Mental strength triumphs in nail-biting finals
Are mental powers in sport more exciting than physical skills? Cricketer Ben Stokes and Wimbledon champion Novak Djokovic performed under crushing pressure to seize victories on Sunday.
Sunday 14 July, 7pm.
At Lord’s Cricket Ground in north London, the Cricket World Cup final is — unbelievably — tied. England and New Zealand must battle it out in the first-ever super over in the sport’s history.
England batsman Ben Stokes has pulled his team back from the brink of defeat. He is exhausted, physically and emotionally, but the expectations of a nation rest on his shoulders.
The pressure is on. He has just six balls to score enough runs to secure England’s first-ever cricket World Cup title.
Meanwhile, on the other side of London, at Wimbledon’s Centre Court, the longest men’s tennis final in the history of the tournament goes to a fifth set tie-break.
At last, Novak Djokovic has three championship points to close out this epic battle. But the crowd is cheering the name of his opponent, Roger Federer.
Both men prevail under immense psychological pressure. Later, Djokovic admits the match was the most “mentally demanding” of his career.
“For me, at least, it’s a constant battle within, more than what happens outside,” he said. The Serbian player is known to practise meditation and yoga to reach a state of calm.
These mental tricks helped him play his best tennis for almost five hours, despite the majority of the 15,000 crowd backing Federer.
“When the crowd is chanting: ‘Roger’, I hear ‘Novak’,” he explained.
Anna Owen is a sports psychologist who worked closely with the England cricket team.
“It’s a team game, but it’s a sport of individuals.” Cricket, she says, is very unforgiving of individual mistakes.
It wasn’t just Stokes whose composure was tested on Sunday.
There was England bowler Jofra Archer, entrusted with bowling for the deciding super over. It was a huge occasion for a young player, and one which briefly seemed to overwhelm him.
Then there was Jason Roy, who fielded the last ball of the game in a mad scramble to stop New Zealand getting the two runs they needed. Any error would have cost his team the World Cup.
Cool as a cucumber
Is the psychological drama the most exciting part of sport? Or is it the sheer skills on display? Sports stars hone their craft through years of training and pushing their bodies to the limit. Surely, it’s the beautiful tennis shots and the virtuoso cricket that the crowds truly admire? These incredible displays of athleticism are what make sport spectacular.
But the heart of sport lies in the emotional battles — between the agony and the ecstasy — endured by both fans and players. A true sporting hero must possess the psychological strength to carry immense pressure with the fear of heartbreak, under the gaze of an audience waiting to see who will crumble, and who will rise to the challenge. It’s the life blood of sport.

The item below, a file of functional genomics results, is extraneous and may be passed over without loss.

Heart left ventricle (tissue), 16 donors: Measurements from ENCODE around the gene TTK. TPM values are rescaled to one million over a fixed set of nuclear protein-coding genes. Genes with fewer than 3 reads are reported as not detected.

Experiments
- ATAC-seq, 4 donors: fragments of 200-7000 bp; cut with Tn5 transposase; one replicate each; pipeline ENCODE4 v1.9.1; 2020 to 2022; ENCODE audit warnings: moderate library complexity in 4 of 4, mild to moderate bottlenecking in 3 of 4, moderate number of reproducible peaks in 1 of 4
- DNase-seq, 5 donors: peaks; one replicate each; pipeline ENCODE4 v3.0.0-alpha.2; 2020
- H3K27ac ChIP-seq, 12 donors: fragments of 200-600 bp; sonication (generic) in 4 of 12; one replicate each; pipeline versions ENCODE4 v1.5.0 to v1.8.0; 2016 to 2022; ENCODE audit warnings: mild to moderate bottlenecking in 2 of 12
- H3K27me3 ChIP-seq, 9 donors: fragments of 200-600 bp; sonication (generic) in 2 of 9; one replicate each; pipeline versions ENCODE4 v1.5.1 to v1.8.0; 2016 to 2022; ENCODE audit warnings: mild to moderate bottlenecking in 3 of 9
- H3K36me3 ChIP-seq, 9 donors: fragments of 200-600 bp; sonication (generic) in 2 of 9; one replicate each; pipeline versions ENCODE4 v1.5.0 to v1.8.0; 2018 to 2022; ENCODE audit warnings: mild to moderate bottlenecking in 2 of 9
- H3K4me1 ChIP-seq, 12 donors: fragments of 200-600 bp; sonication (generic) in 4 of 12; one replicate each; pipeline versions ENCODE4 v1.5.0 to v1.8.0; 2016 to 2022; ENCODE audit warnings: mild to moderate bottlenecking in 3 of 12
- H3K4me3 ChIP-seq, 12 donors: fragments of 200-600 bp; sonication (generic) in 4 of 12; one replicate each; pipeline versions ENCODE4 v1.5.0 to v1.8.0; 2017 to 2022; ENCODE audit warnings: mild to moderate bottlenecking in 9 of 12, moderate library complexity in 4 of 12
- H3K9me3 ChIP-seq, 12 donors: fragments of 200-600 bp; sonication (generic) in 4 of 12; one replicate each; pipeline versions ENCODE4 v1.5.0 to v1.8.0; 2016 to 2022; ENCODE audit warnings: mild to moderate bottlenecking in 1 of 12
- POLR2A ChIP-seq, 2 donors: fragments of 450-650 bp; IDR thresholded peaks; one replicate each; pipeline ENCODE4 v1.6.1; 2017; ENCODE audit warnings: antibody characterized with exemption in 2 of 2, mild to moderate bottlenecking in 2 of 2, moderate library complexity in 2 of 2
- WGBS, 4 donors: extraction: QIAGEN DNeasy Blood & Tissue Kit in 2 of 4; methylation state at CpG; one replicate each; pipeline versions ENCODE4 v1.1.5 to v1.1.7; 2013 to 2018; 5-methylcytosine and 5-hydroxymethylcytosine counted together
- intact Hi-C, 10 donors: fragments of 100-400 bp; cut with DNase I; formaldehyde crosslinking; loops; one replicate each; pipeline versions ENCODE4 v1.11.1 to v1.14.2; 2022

- Is cricket or tennis the better sport?
- Is psychology the most important part of success?
- Write two news headlines that sum up the drama of the Wimbledon men’s final and the Cricket World Cup Final. Use our links in Become An Expert if you aren’t sure what happened.
- How do you remain calm when you are stressed? After doing some research, write a one-page leaflet with advice on how to beat stress.
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“Champions aren’t made in the gyms. Champions are made from something they have deep inside them — a desire, a dream, a vision.”Muhammad Ali, US professional boxer (1942-2016)
What do you think?
Q & A
- What do we know?
- On Sunday, England beat New Zealand in the final of the Cricket World Cup that saw the competition’s first-ever tied game. Both teams scored 241 runs in the main match. As a result, the winner was decided through a super over. This was tied too, so England won because they scored more fours and sixes over the course of the game. In the same evening, Novak Djokovic beat Roger Federer to claim his fifth Wimbledon title. The fifth set was tied 12-12, so it went to a tie-breaker, which was won by Djokovic.
- What do we not know?
- If the focus on psychology in sports is linked to the wider, more open discussion about mental health. Not long ago, it was rare to find sports psychologists in the changing room. Now, though, it is accepted that psychology is key to sporting success.
- Super over
- When a game of cricket is tied, teams play a super over. Like a normal over, a super over comprises six balls. The team who scores the most runs from the six balls is the winner. If the super over is tied, the team who scored the most fours and sixes over the course of the game wins (in this case, England).
- Sport’s history
- A super over has never taken place in One Day International cricket before.
- Ben Stokes
- This was a moment of redemption for Stokes who, in 2017, was arrested for fighting outside a night club. It led to his suspension from the England team, but he was reinstated after he was found not guilty of affray (fighting in a public place and disturbing the peace).
- Fifth set tie breaks were only introduced at Wimbledon this year.
- Archer bowled a wide (it went too far wide of the wicket) with the first ball, giving New Zealand an extra ball and a free run, which made it look likely to win after batting a six. But Archer pulled back the win with the last few bowls.
- A person highly skilled in a particular area, usually music.